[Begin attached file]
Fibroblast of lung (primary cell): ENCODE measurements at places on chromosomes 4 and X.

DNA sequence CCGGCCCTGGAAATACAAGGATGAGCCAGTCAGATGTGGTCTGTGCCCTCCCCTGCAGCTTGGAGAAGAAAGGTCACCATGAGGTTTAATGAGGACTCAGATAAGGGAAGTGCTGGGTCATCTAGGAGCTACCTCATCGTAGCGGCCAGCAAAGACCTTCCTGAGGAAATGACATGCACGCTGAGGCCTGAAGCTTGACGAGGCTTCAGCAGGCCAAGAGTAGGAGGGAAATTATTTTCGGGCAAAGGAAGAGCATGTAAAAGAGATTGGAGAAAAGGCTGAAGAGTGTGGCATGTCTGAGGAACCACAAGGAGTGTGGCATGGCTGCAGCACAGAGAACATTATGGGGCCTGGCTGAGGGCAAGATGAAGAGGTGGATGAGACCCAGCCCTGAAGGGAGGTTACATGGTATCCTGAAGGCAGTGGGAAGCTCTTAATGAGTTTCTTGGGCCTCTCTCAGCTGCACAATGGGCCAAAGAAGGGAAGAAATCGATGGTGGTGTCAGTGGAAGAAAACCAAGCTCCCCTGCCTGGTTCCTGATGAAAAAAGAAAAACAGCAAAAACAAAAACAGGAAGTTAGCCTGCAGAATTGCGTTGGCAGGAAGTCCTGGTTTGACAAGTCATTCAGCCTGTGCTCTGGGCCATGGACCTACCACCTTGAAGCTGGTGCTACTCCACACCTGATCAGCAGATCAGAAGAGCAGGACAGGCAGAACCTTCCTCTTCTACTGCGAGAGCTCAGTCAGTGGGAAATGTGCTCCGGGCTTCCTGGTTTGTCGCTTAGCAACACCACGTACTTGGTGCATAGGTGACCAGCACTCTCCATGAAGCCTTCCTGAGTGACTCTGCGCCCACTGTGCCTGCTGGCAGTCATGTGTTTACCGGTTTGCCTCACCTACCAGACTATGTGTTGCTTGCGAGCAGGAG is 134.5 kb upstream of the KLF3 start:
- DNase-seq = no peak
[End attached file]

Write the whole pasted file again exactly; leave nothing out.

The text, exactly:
Fibroblast of lung (primary cell): ENCODE measurements at places on chromosomes 4 and X.

DNA sequence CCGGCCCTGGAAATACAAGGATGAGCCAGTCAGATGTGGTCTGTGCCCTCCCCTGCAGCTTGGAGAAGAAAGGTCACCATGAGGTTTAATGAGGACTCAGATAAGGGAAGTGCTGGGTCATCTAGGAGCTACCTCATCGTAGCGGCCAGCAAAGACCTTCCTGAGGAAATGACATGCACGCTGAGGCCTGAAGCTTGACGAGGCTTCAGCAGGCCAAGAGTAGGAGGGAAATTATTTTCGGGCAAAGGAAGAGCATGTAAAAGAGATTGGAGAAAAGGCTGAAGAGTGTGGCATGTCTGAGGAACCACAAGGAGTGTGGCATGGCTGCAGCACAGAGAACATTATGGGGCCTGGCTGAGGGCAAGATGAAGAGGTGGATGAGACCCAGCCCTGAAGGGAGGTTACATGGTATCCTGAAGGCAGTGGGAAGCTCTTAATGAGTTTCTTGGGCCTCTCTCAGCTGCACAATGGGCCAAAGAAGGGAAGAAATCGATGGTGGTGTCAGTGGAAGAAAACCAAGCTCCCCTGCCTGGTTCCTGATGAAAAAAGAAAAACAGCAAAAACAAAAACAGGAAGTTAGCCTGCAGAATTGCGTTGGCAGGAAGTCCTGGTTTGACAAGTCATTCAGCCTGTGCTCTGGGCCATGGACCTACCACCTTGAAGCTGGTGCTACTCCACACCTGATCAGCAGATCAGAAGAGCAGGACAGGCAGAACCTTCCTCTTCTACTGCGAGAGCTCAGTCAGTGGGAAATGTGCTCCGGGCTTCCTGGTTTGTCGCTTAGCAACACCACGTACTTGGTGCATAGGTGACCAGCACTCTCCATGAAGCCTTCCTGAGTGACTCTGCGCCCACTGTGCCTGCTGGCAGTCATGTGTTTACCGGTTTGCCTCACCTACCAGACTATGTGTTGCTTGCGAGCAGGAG is 134.5 kb upstream of the KLF3 start:
- DNase-seq = no peak